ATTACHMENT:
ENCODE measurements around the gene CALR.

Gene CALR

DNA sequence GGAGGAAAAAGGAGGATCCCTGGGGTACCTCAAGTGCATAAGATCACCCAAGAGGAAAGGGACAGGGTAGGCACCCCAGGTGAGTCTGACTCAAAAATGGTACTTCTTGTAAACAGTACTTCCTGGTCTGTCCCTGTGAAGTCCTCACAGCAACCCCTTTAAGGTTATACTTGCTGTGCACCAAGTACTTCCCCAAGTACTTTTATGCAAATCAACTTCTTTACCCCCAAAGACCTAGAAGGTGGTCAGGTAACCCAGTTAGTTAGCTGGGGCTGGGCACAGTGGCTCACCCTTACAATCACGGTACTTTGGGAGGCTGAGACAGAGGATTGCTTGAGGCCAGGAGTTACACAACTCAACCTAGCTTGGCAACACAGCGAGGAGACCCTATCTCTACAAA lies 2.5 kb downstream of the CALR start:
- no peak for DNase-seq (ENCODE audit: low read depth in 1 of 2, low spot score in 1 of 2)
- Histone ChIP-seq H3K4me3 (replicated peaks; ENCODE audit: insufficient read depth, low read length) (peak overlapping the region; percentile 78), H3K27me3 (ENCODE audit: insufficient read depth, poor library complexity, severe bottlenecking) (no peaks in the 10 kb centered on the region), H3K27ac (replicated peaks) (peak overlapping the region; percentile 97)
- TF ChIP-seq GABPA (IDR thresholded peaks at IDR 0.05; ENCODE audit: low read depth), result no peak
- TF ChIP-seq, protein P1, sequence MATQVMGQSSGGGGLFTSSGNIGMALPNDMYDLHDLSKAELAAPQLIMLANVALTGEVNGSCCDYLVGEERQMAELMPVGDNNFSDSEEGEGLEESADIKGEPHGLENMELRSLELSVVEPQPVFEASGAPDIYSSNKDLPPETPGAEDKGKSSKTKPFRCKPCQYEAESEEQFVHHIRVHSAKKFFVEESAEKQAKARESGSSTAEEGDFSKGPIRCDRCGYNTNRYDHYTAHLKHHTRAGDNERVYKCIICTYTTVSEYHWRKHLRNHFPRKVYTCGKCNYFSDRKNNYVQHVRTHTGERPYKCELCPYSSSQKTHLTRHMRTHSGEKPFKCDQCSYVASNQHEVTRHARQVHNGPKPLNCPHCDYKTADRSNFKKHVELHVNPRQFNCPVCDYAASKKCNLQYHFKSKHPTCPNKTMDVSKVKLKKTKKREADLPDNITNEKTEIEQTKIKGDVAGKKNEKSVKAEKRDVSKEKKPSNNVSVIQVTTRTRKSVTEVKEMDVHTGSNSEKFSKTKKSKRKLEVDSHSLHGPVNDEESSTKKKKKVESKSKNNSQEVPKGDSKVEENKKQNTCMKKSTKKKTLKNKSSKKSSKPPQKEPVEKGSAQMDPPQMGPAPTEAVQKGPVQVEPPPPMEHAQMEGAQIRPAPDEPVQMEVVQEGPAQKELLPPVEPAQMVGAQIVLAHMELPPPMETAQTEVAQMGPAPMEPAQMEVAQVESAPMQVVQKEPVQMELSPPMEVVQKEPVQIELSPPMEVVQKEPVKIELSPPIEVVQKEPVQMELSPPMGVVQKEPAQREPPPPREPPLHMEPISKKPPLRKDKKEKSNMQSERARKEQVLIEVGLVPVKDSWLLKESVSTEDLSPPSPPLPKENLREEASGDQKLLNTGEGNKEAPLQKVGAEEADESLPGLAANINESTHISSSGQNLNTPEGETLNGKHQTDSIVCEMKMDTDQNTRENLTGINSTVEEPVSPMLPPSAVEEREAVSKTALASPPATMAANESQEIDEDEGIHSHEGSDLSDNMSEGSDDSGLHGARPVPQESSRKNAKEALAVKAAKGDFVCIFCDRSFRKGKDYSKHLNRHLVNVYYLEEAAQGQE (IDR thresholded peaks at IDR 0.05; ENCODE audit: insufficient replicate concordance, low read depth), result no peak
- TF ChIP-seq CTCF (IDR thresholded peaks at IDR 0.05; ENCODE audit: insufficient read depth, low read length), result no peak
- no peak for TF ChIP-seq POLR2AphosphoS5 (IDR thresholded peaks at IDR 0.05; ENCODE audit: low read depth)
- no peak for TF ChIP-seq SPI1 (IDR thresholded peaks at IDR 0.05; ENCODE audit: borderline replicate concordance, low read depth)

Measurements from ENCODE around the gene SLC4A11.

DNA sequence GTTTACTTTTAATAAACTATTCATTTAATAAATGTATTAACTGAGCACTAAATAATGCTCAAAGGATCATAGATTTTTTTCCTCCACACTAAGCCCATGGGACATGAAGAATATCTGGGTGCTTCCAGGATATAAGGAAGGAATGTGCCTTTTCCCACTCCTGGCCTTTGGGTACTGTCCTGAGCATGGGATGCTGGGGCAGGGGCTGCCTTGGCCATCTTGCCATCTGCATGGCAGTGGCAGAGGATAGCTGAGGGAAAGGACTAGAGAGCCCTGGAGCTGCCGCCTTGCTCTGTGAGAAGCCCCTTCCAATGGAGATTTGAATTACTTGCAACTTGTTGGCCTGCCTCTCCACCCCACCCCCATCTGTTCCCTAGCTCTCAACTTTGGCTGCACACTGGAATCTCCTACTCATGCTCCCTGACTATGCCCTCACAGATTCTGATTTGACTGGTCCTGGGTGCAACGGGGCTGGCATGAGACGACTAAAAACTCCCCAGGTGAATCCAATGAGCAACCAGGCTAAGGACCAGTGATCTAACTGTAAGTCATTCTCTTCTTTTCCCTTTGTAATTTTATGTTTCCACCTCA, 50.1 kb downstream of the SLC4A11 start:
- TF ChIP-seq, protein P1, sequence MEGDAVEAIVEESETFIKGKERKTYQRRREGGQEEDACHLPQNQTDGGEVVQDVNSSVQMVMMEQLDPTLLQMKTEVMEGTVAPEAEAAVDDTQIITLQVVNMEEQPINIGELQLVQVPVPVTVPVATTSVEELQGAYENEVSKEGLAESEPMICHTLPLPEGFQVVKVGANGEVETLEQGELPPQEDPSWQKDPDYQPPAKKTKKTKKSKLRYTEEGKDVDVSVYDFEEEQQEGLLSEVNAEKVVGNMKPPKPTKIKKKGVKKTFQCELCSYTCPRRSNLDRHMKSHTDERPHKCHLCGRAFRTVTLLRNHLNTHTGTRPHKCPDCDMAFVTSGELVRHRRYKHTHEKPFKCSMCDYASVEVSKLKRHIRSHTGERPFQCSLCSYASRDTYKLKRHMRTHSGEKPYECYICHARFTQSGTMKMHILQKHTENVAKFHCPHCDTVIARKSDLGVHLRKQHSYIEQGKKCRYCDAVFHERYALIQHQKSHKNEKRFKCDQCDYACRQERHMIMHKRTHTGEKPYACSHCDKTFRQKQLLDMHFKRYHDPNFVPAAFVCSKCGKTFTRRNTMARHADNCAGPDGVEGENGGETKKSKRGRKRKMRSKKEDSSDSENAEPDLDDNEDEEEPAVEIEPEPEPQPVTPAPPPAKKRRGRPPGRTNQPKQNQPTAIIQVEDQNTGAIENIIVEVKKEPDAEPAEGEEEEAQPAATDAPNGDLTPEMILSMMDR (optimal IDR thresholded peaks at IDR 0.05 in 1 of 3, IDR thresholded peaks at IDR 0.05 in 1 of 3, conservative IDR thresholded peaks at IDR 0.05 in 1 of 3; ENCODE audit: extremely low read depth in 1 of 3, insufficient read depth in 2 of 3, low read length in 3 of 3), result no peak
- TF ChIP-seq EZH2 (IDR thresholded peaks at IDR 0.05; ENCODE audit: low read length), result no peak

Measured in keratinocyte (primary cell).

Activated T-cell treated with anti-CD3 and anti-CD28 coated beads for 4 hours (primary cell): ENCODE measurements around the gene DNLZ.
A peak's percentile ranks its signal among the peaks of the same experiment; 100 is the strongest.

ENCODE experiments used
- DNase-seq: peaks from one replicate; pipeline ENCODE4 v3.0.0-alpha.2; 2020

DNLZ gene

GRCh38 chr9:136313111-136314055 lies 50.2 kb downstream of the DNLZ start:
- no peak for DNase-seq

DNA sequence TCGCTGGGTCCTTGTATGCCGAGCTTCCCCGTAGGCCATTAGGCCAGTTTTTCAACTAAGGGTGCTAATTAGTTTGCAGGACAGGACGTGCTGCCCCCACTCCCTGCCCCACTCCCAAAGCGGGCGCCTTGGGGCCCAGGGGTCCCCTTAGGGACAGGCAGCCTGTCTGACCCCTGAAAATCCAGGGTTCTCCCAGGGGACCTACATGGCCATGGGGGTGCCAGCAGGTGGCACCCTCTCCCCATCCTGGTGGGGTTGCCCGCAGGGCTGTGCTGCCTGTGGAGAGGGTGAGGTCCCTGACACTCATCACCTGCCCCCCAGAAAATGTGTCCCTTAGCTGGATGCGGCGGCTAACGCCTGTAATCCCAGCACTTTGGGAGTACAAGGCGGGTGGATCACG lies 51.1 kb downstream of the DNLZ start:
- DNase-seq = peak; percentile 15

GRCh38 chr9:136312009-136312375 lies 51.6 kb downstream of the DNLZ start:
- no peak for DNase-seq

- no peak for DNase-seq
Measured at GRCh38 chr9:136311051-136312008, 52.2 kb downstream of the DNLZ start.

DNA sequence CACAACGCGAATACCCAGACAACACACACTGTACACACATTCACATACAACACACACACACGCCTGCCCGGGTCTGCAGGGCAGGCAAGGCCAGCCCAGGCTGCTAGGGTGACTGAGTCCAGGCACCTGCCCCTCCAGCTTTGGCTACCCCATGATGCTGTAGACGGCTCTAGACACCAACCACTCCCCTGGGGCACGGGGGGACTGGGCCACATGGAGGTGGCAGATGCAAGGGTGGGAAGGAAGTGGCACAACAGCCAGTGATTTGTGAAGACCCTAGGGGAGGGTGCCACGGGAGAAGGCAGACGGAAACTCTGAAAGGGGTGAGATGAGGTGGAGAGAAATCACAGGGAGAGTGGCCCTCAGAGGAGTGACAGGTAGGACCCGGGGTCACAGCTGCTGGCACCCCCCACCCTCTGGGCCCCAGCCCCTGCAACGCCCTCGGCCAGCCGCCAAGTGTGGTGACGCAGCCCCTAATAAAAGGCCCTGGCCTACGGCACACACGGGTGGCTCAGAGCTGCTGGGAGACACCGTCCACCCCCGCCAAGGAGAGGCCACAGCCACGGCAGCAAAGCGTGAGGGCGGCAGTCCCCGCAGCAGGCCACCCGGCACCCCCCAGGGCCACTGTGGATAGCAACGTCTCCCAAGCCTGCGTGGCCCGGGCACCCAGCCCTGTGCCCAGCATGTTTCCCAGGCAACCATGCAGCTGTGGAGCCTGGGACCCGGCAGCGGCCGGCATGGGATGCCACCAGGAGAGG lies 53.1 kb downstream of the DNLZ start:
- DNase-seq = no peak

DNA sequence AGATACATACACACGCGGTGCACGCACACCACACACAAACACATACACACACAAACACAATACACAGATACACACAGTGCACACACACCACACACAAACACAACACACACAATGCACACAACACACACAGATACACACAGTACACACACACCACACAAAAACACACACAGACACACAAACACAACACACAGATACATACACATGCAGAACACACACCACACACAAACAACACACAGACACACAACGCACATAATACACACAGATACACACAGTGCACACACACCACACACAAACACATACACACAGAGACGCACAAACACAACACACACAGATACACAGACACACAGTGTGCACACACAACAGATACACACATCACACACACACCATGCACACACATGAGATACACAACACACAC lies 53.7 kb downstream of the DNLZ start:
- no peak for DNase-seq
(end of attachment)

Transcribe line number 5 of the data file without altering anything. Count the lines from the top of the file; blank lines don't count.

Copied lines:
- Histone ChIP-seq H3K4me3 (replicated peaks; ENCODE audit: insufficient read depth, low read length) (peak overlapping the region; percentile 78), H3K27me3 (ENCODE audit: insufficient read depth, poor library complexity, severe bottlenecking) (no peaks in the 10 kb centered on the region), H3K27ac (replicated peaks) (peak overlapping the region; percentile 97)